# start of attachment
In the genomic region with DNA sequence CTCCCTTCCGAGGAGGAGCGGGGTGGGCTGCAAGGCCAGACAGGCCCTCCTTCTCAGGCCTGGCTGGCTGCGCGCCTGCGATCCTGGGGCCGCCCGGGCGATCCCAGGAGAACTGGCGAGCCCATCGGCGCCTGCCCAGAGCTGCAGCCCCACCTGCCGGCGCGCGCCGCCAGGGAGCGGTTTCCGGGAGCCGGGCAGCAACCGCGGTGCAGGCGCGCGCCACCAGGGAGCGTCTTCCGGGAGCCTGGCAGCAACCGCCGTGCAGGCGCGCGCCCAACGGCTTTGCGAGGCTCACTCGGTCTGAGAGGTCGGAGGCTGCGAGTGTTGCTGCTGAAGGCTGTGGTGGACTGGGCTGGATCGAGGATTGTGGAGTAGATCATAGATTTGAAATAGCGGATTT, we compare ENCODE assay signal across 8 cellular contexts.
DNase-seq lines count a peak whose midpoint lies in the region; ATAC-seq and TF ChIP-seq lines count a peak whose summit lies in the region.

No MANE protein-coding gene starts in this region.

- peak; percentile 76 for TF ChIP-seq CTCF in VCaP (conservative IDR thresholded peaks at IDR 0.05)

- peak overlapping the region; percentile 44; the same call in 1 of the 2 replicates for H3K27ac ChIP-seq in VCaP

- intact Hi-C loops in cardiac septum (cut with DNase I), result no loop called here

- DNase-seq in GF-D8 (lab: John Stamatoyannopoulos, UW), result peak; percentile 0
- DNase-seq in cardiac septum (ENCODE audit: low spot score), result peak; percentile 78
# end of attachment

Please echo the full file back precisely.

In the genomic region with DNA sequence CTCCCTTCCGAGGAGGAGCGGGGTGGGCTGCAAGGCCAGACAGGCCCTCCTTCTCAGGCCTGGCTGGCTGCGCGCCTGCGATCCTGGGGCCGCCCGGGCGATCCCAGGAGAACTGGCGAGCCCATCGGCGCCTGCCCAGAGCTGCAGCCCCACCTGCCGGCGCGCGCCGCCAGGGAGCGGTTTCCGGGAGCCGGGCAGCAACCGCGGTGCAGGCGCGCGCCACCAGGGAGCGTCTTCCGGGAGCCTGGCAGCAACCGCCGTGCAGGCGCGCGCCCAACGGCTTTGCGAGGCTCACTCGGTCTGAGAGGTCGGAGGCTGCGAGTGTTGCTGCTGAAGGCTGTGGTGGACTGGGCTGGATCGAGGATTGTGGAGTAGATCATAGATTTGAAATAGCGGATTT, we compare ENCODE assay signal across 8 cellular contexts.
DNase-seq lines count a peak whose midpoint lies in the region; ATAC-seq and TF ChIP-seq lines count a peak whose summit lies in the region.

No MANE protein-coding gene starts in this region.

- peak; percentile 76 for TF ChIP-seq CTCF in VCaP (conservative IDR thresholded peaks at IDR 0.05)

- peak overlapping the region; percentile 44; the same call in 1 of the 2 replicates for H3K27ac ChIP-seq in VCaP

- intact Hi-C loops in cardiac septum (cut with DNase I), result no loop called here

- DNase-seq in GF-D8 (lab: John Stamatoyannopoulos, UW), result peak; percentile 0
- DNase-seq in cardiac septum (ENCODE audit: low spot score), result peak; percentile 78